On the PBS News Hour this week, correspondent Tamara Keith coined a curious phrase. In response to anchor Gwen Ifill’s observation that “there seems to be an epidemic of untruthfulness” in the presidential race this year, Keith called it “a backlash against fact checking.”
That’s twisted and upside down. One could better call it simply “lying,” the insistence on the right to lie and get away with it.
Donald Trump comes to mind first, of course. He’s set the tone for making lying the operational campaign method of virtually the entire Republican field.
Those shady “fact checkers?” When they say, “No, that didn’t happen,” all the candidate needs to say back is, “Yes, it did.” End of story.
Indicative is Trump’s insistence that thousands of Muslims cheered from the New Jersey side of the river as the events of 9/11 unfolded.
If untrue, which it is, this is the worst kind of lying racist indictment imaginable. But Trump has apparently been allowed to get away with it unscathed.
Then there is the pack of lies in Ben Carson’s autobiography. But when “fact checkers” started exposing them, Carson howled about discrimination and witch hunting, and it worked. He was left alone after that, and his popularity hardly suffered.
Is it that the truth really doesn’t matter anymore? Keith commented about the public’s “siloed reality” limitations, where only points of view that someone already holds are allowed into one’s mind, whether by who is permitted into or “unfriended” from a Facebook page, or some other way of closing out anything that does not reinforce existing prejudices.
Truth? The child sticks fingers in her ears and yells, “La la la la la.”
But we know from the days of Pontius Pilate that the question of truth is perhaps the most important of all. The cynic Pilate’s scoffing at any claim to know the truth was the context for perhaps the strongest historical symbol of injustice and an indifferent tyranny that arbitrarily executed it.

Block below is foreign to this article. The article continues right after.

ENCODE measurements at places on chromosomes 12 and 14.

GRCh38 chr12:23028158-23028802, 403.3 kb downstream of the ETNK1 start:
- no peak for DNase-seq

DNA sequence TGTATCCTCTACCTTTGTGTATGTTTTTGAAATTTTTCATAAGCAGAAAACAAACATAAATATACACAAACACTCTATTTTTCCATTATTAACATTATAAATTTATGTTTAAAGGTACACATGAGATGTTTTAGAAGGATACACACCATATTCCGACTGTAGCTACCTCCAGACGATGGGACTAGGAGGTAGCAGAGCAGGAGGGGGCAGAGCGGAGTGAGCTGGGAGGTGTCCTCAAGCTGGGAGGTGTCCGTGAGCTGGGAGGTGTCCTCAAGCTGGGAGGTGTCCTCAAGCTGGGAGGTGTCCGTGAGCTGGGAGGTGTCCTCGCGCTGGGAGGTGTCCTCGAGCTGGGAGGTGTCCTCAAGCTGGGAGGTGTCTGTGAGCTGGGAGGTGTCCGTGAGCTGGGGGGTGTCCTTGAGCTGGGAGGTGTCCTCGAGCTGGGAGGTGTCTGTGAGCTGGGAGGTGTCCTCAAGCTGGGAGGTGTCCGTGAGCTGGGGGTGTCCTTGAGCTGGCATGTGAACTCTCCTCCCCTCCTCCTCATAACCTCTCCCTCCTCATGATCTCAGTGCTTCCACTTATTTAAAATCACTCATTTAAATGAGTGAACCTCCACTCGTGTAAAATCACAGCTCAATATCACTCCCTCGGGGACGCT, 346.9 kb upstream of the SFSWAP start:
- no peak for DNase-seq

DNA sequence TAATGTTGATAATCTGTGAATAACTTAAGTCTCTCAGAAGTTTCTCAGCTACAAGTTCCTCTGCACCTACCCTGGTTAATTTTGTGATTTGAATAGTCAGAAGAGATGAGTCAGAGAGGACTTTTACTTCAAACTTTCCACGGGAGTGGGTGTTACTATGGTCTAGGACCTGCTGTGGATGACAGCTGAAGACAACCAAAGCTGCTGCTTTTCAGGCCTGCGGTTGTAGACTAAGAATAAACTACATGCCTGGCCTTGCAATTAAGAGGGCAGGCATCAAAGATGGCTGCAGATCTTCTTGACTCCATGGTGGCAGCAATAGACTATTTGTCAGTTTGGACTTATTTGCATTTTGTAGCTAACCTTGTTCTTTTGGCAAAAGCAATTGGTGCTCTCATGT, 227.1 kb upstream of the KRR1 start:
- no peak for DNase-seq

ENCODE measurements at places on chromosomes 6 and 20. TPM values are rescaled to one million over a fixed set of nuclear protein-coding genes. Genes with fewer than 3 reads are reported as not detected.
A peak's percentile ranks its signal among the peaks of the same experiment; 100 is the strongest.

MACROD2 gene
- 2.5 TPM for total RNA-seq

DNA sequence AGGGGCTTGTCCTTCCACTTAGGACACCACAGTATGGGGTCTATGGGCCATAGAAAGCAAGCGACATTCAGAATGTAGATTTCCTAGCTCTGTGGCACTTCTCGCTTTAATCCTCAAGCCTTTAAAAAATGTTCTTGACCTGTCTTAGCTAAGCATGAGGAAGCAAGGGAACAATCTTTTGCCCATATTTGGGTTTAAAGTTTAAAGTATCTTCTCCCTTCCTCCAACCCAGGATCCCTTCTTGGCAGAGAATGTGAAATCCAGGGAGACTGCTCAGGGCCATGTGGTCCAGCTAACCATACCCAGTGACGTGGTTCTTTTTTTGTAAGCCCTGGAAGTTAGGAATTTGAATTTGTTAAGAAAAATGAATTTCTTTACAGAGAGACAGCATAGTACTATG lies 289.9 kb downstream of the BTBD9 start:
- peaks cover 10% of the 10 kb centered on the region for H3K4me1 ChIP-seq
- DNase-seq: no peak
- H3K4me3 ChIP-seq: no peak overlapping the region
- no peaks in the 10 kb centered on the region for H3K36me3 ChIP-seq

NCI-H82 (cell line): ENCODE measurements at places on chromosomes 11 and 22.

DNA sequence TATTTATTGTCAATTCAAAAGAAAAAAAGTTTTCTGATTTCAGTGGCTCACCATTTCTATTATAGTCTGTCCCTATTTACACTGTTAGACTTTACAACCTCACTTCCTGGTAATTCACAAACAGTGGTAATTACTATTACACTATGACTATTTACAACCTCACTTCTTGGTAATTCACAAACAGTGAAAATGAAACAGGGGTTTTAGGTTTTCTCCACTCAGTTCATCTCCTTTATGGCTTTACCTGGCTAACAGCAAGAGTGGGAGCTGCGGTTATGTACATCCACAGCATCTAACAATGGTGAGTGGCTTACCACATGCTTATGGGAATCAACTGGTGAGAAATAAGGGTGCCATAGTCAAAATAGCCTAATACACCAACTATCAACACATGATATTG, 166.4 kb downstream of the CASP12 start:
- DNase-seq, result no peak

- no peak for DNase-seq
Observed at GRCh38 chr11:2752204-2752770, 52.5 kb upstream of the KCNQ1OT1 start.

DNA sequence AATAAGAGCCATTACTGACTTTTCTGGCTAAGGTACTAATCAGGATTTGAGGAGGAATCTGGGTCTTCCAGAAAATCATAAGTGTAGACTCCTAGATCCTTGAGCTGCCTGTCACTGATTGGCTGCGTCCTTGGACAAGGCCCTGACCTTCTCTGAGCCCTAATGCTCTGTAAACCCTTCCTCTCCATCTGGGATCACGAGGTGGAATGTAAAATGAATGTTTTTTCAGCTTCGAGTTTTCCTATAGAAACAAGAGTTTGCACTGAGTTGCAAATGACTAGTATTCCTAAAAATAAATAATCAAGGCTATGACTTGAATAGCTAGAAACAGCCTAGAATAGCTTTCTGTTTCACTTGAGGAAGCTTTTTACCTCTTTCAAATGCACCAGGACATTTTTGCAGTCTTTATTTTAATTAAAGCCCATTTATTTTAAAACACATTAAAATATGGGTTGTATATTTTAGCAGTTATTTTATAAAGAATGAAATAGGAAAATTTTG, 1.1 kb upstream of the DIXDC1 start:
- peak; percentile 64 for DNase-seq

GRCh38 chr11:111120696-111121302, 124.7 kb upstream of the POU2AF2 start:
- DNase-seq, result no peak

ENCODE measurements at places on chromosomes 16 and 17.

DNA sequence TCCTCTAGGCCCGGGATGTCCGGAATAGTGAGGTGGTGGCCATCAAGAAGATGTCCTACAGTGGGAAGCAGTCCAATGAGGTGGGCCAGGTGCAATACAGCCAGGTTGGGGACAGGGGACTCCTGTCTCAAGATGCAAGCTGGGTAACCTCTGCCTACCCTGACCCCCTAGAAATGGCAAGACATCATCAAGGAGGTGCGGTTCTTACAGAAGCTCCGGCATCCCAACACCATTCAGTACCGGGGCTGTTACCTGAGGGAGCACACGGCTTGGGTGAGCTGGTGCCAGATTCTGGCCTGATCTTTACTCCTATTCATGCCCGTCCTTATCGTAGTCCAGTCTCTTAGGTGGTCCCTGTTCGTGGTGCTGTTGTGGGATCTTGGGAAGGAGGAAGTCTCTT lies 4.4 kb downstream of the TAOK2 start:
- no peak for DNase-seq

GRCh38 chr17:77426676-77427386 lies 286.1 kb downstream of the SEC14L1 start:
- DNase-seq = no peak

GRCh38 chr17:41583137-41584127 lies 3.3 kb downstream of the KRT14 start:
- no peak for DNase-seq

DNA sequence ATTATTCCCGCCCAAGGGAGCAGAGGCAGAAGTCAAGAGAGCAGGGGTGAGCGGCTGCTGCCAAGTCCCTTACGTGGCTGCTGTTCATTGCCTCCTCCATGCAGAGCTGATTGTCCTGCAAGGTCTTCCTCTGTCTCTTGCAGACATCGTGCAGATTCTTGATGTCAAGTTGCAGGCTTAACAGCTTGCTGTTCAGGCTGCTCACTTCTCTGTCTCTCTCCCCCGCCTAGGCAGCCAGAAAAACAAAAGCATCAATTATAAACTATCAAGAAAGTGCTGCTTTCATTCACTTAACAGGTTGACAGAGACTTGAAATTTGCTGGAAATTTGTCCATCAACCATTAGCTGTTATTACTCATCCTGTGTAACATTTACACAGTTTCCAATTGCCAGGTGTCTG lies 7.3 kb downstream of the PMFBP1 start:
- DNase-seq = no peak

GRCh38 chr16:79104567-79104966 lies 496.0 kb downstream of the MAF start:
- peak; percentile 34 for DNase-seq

It rings in my ears to this day the shrill, powerful and indignant indictment of official lies that the late and legendary White House journalist Helen Thomas intoned, recalling for me when, from the front row of the White House press briefing room, she yelled, her soft voice rising to the ears of the president over the din of the room. “What about the truth?,” she demanded.
In that case, the occasion was Thomas’ relentless effort to force President Bush and his administration to reveal the truth about their motives for the invasion of Iraq. She knew all they’d provided were lies for the gullible.
To challenge corrupt power, one can do so only from the standpoint of the one power that is higher than the power of any mortal, even a president. That is the power of truth.
So for all the lip service being given to ways in which the next president may change things in Washington, if the candidates are not held to the highest standard of truth, then it’s all just blowing smoke.
Yes, Donald Trump, a racist pig, is also a filthy liar. But so, apparently, are his GOP challengers, and by the popularity of all this, many in the GOP rank and file, as well. He is at the top of this steamy, rotten heap, but not by himself.
It was by lies and lying innuendos that McCarthyism terrorized the entire nation in the 1950s, and it was not until courageous journalists were able to counter them with the truth that that reign of terror was brought down.
Those who would trample truth, itself, under their feet are sociopaths who will not hesitate to use whatever means necessary to eliminate every obstacle to the consolidation of their own power.
If any creature like a Trump were to ever get elected, or elevated, to power in this land, then our heroic democratic experiment would be over.
Finally to the media: If ratings rule, not truth, then you are ultimate enablers of our nation’s demise. You do not stand for free speech, you ruin it.